Having recently emerged successfully from a battle with bladder cancer, and finding myself with a substantial collection of unused catheters, I set about determining what to do with them. Being medical supplies (and in this case rubber tubes), they could not be recycled, even had I wanted to do that. I also was not about to throw them away. That also got me thinking about more substantial medical equipment as well.

Reusable medical equipment is generally defined as medical devices that can be reprocessed to leave them thoroughly sanitized and working as well as they did when they came off the original assembly line. That will include things like walkers, crutches, canes, and wheelchairs. Those can be straightforwardly cleaned and sanitized for re-use. According to the folks I consulted, breathing equipment and associated hoses or fixtures are usually not considered for reuse by another person, but the people who can take any sorts of equipment will be happy to discuss whatever you have or need.

Medical supplies are harder because they need to be in their original wrappers to ensure their sanitary condition before anything can be done with them. On account of legal and liability issues, hospitals, medical facilities, and the original resellers are unable to take them.

If you feel you need to get money for your used equipment, you can offer it on Angi, Next Door, or Craig’s List for local sale. It will need to be thoroughly cleaned up before you do that, and you should not expect to get a lot for it. Yard sale types of prices, in my experience, usually start at around 25% of retail, and go down from there. People buying this sort of thing will need to be extra careful, so won’t be much bidding stuff up. You might well find someone who can use leftover supplies that way, if they are still in their original sanitary wrappings, but it’s unlikely anyone will want to pay for them.

Instead, there are several great options for donations.

A closet full of donated used medical equipment is often maintained by local area fire departments. If you have need of such things as walkers, canes, crutches, or wheelchairs, on a temporary basis, you can call and usually borrow the equipment at little or no cost, according to your circumstances ( a small donation is always welcome, especially if it’s a volunteer fire department, but generally not required). They get their equipment by donations that are still usable and cleaned up, then check it over and make needed repairs before sending it back out.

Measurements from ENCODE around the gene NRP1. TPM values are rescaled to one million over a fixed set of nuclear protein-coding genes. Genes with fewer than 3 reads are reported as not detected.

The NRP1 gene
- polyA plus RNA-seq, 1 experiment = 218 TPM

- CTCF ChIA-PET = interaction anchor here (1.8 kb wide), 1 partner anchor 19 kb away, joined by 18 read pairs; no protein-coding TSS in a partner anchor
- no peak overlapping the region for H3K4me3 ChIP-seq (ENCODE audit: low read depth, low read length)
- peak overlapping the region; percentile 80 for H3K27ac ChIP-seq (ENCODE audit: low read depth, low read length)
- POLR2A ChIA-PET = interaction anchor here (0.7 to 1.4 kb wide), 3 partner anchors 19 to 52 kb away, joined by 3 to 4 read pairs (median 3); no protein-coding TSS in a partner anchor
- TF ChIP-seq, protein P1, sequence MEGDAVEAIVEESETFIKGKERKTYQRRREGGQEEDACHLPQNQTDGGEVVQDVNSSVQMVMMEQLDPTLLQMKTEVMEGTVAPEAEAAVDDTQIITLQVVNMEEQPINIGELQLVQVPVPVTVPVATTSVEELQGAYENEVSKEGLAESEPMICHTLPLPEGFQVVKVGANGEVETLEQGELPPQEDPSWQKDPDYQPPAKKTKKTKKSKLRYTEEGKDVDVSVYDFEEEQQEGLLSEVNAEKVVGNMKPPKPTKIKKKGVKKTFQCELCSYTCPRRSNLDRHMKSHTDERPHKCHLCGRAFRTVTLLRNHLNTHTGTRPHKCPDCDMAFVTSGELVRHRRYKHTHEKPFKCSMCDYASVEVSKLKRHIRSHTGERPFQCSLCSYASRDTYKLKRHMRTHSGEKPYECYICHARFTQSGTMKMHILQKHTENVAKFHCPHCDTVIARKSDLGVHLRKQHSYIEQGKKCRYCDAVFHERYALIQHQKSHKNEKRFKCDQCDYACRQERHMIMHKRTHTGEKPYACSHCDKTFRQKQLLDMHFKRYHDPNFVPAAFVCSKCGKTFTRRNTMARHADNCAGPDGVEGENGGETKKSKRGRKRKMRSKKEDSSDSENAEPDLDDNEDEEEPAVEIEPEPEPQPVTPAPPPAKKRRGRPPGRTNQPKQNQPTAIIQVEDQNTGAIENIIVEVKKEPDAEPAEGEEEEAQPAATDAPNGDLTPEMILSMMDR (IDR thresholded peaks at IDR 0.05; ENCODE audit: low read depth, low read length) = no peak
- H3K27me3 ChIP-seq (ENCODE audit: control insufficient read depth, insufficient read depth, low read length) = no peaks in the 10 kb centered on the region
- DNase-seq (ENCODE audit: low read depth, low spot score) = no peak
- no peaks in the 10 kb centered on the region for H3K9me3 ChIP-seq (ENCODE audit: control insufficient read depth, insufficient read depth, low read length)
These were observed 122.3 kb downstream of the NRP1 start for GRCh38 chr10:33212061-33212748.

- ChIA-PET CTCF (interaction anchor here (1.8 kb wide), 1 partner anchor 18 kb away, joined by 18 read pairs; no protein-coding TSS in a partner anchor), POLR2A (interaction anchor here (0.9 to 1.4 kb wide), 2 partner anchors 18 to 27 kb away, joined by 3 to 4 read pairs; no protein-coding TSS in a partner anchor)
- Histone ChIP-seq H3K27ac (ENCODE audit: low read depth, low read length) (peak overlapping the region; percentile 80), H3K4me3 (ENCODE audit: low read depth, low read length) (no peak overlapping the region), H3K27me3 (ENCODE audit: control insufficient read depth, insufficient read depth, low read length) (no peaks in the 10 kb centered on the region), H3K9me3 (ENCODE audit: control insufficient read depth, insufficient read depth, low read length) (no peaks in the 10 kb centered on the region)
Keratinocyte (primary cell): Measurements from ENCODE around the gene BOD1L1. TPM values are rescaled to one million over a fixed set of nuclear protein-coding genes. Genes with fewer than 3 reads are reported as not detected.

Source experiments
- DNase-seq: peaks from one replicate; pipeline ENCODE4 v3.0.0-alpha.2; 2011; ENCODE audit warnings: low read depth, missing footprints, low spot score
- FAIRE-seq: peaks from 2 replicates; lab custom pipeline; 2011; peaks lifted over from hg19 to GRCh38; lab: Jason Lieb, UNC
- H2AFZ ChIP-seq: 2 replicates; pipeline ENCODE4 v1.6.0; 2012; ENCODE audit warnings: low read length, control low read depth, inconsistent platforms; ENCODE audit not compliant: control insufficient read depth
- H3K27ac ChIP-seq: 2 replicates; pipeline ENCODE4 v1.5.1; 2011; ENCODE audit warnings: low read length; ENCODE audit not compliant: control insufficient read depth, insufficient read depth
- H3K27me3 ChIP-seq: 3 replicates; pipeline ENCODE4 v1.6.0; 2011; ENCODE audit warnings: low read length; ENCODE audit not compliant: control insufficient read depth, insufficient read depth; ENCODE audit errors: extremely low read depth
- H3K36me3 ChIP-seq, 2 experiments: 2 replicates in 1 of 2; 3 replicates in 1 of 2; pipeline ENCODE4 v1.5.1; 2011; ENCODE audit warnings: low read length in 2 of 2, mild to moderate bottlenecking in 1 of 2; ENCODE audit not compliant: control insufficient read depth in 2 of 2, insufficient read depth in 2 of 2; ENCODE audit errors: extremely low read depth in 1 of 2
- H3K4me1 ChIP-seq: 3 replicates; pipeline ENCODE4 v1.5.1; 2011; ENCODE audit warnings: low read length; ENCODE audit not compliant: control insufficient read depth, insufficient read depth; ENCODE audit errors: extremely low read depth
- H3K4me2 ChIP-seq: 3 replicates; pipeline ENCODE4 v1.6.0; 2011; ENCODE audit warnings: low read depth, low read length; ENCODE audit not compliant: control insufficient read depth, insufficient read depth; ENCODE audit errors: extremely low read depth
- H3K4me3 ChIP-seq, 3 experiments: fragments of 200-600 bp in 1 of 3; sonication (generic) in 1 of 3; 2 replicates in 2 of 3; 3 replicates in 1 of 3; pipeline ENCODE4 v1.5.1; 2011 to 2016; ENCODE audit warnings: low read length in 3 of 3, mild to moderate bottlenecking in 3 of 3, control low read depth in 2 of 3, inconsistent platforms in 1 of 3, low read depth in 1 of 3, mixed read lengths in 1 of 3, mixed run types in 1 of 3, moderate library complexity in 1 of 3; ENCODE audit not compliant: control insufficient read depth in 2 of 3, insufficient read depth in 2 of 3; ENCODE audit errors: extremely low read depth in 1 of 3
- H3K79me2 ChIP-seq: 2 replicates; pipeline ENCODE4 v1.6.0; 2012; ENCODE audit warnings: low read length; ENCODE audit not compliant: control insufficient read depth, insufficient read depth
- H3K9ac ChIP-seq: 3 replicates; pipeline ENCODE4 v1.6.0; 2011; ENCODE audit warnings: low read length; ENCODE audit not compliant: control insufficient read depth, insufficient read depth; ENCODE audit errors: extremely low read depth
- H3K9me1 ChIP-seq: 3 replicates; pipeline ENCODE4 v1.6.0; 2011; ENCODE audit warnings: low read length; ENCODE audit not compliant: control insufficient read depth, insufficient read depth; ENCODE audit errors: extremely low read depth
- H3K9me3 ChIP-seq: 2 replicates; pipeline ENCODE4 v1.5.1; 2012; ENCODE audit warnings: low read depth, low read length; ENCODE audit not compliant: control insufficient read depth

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You can also donate such things to a large outfit in Portland, called Partners for World Health, that collects used supplies and redistributes them around the world. Their website includes a list of the items they can and cannot take. You then have to make an appointment to deliver the materials to them. They are a bit of a drive, but they are a not-for-profit organization.

An even better solution is right next to the railroad tracks on Stanwood Street, in Brunswick. There you will find a wonderful outfit called Medical Home Care Services, Inc. That is a small provider of Oxygen, medical equipment, and supplies for in-home use. When I stopped in there recently, they were most helpful to me, and said they would take my catheters as a donation and use them to help someone who needed a few to get started before an order could be received. In addition, they have a connection with Doctors Without Borders, and anything MHCSI can’t use, they will pack up and ship to a place where it is badly needed.

I was happy to be able to give them my unused supplies. I cannot think of a better way to reuse them!

The public is encouraged to submit questions by email to [email protected] Harry Hopcroft is a member of the Brunswick Recycling and Sustainability Committee. This column is a product of his own research.

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